"Show choir performs contemporary music, which could fall anywhere from 1900 through today, and covers jazz, pop, rock, blues, gospel, classical and more. The idea of show choir is to present a series of songs that feature both singing and dancing. We like to add costumes, props, stunts and hopefully, humor."

Some of the choir's performances included numbers from the group's competitive shows, in which it competes from January through March.

On April 10, a concert will be held at the FEMA Building at 7 p.m. in which guests can see the full competitive show from Centerstage and NBA, along with performances by the Chorale and the Kids Show Choir Camp.

The NBA (No Boys Allowed) choral group, featuring soloist Ashlynn Pulliam, performs “With Love, From Motown,” during the Music in Our Schools event Tuesday evening. They also performed, ‘That’s Why I’m Sending You,’ featuring soloist Abby McCollough. Julia Kilmer/

Students in all groups and of all ages put in many hours of practice to deliver the beautiful performances heard by audience members and parents Tuesday evening.

"The CHS Concert Band has been practicing the pieces they performed Tuesday for about two months, along with other music," Lammers said.

A moving piece with Asian undertones, reminiscent of an epic movie score performed by the concert band, was a piece the All-District Honor Band played in January, liked and decided to play in the recent school event, Lammers said.

Members of the Middle School Jazz Band perform “Chameleon,” featuring soloists Bob Preddy and Hailey Bowen. The group is directed by Erica Gorman. Julia Kilmer/

"The students took to it instantly," he said. "We had several other pieces which we could have done, but when I asked the students to choose, this is what they chose."

'Madcap Mallet Mania' was the last piece, which is showy and lighthearted, an obvious encore number. 'Birdland,' played by the CHS Jazz Band, was also one of their favorite [selections].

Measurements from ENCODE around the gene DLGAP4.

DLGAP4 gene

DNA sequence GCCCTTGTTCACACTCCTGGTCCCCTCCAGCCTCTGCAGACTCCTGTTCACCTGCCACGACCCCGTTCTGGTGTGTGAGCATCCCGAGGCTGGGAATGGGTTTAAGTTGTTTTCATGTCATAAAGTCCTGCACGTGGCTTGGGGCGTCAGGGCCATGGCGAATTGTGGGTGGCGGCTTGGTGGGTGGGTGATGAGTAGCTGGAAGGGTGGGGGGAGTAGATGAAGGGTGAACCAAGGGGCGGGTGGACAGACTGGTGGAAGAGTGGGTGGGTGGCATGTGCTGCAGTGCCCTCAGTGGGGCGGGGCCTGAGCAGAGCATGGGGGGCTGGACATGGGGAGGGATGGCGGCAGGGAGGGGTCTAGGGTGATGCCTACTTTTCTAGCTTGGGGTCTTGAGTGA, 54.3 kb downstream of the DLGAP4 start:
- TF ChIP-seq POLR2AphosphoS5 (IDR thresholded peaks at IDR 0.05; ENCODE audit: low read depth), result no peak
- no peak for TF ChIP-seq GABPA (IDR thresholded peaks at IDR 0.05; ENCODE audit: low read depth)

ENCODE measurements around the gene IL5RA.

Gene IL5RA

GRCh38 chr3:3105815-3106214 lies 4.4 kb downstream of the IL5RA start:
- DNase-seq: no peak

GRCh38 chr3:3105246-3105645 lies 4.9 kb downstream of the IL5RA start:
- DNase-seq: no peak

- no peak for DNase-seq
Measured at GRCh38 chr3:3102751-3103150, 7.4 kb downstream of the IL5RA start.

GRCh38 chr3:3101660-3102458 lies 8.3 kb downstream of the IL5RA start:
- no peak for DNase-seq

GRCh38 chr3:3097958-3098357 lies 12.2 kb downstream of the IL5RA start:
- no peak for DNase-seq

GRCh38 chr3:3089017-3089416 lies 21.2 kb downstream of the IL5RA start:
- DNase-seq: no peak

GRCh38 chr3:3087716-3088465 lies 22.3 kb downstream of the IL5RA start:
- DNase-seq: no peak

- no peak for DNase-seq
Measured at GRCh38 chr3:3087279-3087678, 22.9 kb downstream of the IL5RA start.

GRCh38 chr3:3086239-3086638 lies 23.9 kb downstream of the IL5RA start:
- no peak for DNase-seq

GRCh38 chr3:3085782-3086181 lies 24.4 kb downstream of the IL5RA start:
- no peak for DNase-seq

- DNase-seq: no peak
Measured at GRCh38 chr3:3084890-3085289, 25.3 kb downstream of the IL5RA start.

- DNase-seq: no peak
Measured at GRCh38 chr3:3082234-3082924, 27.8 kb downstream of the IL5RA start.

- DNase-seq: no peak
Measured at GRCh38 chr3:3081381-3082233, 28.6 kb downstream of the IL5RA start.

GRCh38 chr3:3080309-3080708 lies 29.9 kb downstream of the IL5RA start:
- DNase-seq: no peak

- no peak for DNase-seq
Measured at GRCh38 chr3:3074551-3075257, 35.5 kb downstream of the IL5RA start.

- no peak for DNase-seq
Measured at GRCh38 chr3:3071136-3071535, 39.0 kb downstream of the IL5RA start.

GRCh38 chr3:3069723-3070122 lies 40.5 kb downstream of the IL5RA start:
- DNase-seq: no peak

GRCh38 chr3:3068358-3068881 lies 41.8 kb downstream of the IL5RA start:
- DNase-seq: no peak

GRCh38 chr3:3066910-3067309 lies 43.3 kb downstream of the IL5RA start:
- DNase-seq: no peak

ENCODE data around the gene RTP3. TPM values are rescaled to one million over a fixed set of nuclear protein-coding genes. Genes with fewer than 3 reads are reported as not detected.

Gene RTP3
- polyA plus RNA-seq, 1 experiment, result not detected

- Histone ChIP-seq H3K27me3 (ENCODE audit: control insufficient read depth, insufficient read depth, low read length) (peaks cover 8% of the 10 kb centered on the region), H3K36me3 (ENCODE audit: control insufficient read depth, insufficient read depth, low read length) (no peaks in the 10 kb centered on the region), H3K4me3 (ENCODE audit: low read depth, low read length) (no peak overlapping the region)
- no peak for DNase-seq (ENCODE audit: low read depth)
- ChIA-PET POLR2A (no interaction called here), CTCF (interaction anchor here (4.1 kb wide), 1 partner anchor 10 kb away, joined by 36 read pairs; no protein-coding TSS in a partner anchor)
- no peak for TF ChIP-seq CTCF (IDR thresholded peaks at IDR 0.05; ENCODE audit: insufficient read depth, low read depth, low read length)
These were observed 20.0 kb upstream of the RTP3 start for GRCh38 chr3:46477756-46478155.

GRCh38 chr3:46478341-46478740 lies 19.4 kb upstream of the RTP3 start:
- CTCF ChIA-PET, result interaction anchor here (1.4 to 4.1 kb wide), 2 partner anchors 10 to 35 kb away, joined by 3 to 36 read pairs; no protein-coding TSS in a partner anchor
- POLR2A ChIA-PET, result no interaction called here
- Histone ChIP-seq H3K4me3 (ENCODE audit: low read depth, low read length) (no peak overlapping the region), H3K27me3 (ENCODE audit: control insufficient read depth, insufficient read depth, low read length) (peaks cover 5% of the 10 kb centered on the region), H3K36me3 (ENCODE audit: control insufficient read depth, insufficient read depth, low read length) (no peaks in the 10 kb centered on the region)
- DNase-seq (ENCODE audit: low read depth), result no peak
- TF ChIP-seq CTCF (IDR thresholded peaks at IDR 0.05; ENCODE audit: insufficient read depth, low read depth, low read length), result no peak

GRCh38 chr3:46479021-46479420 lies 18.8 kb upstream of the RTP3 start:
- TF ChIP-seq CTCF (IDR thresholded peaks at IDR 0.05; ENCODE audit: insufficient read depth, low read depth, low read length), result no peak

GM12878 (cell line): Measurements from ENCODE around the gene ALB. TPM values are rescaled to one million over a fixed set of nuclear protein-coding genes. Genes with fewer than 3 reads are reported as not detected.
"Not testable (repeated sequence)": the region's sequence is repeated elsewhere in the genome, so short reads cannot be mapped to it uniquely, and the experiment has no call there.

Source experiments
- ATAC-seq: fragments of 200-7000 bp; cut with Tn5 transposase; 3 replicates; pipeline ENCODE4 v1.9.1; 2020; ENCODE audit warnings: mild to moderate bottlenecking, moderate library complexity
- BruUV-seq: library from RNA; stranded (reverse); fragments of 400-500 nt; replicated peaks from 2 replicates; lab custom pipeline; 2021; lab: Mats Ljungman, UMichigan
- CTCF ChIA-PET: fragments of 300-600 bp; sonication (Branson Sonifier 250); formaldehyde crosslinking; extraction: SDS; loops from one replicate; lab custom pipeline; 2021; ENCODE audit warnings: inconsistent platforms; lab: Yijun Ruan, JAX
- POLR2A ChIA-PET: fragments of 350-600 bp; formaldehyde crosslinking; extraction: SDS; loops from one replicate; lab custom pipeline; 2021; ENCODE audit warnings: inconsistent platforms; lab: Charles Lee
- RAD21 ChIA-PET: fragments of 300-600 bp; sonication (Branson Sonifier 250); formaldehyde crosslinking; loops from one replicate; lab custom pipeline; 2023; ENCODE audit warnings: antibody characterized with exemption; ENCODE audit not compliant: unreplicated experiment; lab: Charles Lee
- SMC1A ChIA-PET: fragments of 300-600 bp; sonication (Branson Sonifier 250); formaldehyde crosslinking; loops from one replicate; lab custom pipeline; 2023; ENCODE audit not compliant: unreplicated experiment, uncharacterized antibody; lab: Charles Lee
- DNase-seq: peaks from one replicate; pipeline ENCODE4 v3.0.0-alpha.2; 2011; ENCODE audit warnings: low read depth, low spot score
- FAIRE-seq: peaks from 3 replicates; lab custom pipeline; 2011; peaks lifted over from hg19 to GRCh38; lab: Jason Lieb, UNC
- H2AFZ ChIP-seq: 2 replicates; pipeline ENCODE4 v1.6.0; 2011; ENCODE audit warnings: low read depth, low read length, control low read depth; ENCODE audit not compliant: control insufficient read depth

As thrilling and rewarding as performance is, it is also about growth and self-expression, Lammers said.

The Kid Kat Choir sings ‘Danny Boy,’ directed by Micah Boise. Julia Kilmer/

"One of the areas of growth I always strive for is exposure, and playing a good variety of music contributes to the enjoyment by all," he said. "I think the music chosen, in addition to other music we are working on, provides a lot of variety, the students don't get bored and, consequently, they really enjoy working on the music. I always enjoy students having fun, expressing themselves and bringing that joy to audiences."

Along with performances, another highlight of the evening included school board member Carolyn Bowen receiving the Music Advocacy award. Bowen has contributed decades of service and inspiration to local music venues, the schools and music ministries.

Upon receiving the award, Bowen, who was not expecting the award, received a standing ovation.

"I was completely caught off guard, so it was a very pleasant surprise," she said.

Bowen, a Cassville graduate and previous drum corps major, said she has always promoted the Music in Our Schools.

"I've always been very supportive of any music program, and especially making sure we keep good, strong music programs at school," Bowen said.

"I think we have a fabulous program that's very enjoyable, and you get to see the progression of how students start young at third grade in the Kid Kat Choir and go all the way through high school and perform in the show choirs on the vocal side, and in band, start with in sixth grade and go through high school as well."